Summary from Goodreads
England, 1605. 12-year-old Tom must save his father from hanging. He falls in with a mysterious stranger – the Falcon – who promises to help him in exchange for his service. But on the long journey to London, Tom discovers the Falcon’s true mission – and a plot to blow up Parliament with barrels of black powder. Tom faces a terrible decision: secure his father’s release, or stop the assassination of the king …
Gunpowder, Treason and Plotting
Ally Sherrick, author of historical adventure Black Powder, talks about the real Gunpowder Plot and how it helped inspire her story.
Black Powder is a story. But like all stories, it contains truths as well as fiction. The Gunpowder Plot was a serious attempt by a band of desperate men to blow up King James I of England and his Parliament in a bid to return England to the Catholic faith. If they had succeeded, they would have changed the course of British history.
The idea for the story was first sparked by a visit I made to the ruins of Cowdray Park, a Tudor palace in West Sussex, and my discovery that a certain Mr Guy Fawkes had worked there once as a footman.
I was intrigued. And it didn’t take long for a whole bunch of ‘What ifs?’ to start buzzing around inside my head. What if, years later, Guy Fawkes returns from his time as a soldier abroad and stashes a secret supply of gunpowder at Cowdray? What if, when he comes to collect it for a deadly project he and his friends have planned, he has a chance encounter with a young boy on a desperate mission of his own? And then, what if he agrees to take the boy with him back to London?
I knew very little about the Gunpowder Plot, except the brief outline I had learnt years ago at school. But the more I researched it, the more I realized it had all the elements of a brilliant adventure story – some of which you really couldn’t make up if you tried!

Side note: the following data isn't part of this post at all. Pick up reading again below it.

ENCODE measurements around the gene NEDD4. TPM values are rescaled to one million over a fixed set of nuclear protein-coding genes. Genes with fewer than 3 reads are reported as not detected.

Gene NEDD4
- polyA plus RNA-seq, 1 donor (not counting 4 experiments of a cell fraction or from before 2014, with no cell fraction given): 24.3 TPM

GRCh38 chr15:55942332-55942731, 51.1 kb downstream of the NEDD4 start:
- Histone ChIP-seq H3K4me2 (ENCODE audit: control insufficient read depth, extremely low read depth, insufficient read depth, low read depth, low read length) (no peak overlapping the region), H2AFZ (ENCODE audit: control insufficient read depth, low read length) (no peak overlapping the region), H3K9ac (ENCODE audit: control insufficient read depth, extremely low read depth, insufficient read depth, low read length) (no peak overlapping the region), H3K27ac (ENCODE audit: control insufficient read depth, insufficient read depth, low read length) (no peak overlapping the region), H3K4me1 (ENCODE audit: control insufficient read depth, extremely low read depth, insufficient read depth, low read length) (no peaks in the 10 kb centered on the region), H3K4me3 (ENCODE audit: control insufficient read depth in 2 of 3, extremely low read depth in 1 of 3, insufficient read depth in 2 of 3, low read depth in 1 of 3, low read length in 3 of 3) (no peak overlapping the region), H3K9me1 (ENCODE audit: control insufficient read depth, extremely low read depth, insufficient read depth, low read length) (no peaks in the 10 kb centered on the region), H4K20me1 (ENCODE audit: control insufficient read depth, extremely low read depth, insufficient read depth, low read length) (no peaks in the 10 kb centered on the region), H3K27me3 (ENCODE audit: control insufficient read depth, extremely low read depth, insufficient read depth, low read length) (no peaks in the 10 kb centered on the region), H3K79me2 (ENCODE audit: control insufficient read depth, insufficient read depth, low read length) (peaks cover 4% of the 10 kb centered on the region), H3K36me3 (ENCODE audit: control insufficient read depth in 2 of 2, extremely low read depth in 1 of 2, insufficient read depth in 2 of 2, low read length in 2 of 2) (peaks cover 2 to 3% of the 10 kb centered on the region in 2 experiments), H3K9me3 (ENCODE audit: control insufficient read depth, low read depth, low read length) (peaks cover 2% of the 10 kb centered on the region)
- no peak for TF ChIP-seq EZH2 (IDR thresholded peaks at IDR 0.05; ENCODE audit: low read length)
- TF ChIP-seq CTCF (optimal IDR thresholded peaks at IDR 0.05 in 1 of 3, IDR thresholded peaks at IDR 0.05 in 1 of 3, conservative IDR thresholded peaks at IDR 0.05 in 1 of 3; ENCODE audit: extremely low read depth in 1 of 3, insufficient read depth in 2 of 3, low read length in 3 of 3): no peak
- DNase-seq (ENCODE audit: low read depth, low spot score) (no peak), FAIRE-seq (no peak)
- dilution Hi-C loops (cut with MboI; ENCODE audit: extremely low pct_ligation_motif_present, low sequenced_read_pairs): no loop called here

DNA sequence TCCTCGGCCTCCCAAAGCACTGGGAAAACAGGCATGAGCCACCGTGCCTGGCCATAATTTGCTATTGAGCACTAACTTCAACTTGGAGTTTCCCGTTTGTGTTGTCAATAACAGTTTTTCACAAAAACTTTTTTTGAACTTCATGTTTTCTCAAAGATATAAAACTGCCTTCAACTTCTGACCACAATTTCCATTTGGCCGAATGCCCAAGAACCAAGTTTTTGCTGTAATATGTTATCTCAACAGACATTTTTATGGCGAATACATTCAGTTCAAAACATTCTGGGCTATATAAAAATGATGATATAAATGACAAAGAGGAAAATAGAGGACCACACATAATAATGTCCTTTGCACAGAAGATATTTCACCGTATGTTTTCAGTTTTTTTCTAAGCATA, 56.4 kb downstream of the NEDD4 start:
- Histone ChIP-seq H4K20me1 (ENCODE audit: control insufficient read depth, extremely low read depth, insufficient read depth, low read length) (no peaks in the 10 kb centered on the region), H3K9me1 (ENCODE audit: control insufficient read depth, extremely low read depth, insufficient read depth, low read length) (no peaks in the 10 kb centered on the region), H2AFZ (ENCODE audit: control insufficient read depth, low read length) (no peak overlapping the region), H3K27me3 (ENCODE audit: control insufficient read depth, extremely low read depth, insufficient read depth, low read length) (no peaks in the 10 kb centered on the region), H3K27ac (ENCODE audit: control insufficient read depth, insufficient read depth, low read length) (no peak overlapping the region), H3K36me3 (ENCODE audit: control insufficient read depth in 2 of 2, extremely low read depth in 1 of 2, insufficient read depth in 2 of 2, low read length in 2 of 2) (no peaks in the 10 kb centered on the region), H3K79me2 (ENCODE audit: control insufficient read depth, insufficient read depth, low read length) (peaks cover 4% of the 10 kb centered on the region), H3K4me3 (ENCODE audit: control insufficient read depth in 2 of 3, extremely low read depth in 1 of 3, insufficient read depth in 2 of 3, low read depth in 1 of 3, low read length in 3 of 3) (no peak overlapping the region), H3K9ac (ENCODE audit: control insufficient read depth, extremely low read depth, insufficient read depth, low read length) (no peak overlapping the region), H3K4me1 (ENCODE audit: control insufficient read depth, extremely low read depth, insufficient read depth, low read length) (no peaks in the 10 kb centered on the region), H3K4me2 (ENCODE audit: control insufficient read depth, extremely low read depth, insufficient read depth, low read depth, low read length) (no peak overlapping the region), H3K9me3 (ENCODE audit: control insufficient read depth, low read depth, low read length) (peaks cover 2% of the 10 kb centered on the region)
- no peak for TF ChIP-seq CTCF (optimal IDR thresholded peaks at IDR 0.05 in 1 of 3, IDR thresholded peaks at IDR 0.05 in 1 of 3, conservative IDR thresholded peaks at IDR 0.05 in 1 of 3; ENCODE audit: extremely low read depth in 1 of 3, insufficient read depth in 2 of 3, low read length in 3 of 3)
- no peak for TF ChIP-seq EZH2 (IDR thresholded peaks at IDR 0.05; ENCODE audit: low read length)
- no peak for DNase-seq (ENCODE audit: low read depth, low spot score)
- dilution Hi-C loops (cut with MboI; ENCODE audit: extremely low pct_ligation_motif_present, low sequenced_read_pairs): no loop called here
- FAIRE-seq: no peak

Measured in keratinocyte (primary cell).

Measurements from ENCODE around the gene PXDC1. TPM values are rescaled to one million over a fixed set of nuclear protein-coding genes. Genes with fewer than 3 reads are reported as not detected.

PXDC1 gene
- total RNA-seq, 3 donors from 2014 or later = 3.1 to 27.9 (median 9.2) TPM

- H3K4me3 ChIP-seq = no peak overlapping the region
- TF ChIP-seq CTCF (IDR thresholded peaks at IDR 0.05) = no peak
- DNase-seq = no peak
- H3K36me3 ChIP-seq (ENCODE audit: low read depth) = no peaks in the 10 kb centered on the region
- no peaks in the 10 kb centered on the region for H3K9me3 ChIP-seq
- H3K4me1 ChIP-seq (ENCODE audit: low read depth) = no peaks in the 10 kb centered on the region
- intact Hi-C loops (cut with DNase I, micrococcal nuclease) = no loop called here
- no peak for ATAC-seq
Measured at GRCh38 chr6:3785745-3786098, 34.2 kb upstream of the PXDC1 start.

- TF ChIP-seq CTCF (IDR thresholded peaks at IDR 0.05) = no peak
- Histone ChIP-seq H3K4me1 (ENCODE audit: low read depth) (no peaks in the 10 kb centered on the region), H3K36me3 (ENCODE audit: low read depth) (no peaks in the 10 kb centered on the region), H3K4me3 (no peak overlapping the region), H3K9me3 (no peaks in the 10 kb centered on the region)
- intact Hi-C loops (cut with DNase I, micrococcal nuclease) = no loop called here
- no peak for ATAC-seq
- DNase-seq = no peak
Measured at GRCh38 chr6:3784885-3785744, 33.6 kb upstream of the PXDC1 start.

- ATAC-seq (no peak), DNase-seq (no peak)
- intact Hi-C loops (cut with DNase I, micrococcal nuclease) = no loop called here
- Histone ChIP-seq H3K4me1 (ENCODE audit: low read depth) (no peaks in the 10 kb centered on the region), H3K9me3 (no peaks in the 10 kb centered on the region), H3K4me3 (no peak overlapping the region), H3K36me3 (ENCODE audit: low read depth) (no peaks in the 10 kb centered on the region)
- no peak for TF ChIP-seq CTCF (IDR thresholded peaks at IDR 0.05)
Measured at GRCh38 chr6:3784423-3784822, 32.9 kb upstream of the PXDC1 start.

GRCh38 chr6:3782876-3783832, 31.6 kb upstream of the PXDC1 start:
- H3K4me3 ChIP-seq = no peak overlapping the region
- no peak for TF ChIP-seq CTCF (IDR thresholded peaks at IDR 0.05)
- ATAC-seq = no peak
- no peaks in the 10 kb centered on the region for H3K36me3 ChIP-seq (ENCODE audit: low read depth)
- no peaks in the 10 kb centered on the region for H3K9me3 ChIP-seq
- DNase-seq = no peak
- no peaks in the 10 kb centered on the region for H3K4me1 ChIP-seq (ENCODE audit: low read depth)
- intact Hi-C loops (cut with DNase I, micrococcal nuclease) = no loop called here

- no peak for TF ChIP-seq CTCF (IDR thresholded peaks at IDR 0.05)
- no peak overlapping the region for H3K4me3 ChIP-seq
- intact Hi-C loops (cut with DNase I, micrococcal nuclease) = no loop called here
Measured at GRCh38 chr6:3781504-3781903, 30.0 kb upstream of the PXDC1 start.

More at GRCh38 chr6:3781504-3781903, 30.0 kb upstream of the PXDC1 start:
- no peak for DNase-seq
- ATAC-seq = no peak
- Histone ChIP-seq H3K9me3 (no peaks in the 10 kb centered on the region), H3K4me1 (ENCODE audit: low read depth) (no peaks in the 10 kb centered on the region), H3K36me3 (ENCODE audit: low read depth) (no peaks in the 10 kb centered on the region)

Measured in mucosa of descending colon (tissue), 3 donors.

First and foremost there’s the cast of compelling, larger-than-life characters. The charismatic leader Robert Catesby who already had ‘form’ having been involved in a plot against Queen Elizabeth I’s advisers. And Guy Fawkes, a tall, strong, courageous ex-soldier who knew how to light a ‘slow train’ of gunpowder. Then there’s Robert Cecil, the King’s chief minister and spymaster. Nicknamed ‘the fox’, he controlled a network of spies and informers and masterminded the discovery of the plot. And King James himself: intelligent and politically very clever, but as a Scot in a foreign land and with both his parents dying violent deaths, paranoid about the likelihood of future plots against him.
There are the evocative places too. The dark, dingy storeroom beneath the House of Lords where Parliament was due to meet on 5 November 1605. The murky River Thames across which the barrels of gunpowder and kindling were transported. And the Tower of London where Guy Fawkes endured hours of torture before being broken on the rack as his shattered confessional signature bears testimony too.
And finally there’s the twisty-turny plot itself, peppered with rash decisions, rumours of tunnel-digging, intercepted warning letters and the play of luck – good and bad. And of course the plotters’ grisly end; in Guy Fawkes’s case, being hung drawn and quartered. And for Robert Catesby, dying in a dramatic ‘wild-west’ style shoot-out.
Of course Black Powder itself is a work of fiction. But a part of me can’t help hoping that one day someone might discover it was really thanks to a pair of courageous children that the most notorious plot in British history was foiled!
For more information about Ally Sherrick and her new novel, Black Powder, visit www.allysherrick.com or follow her on Twitter @ally_sherrick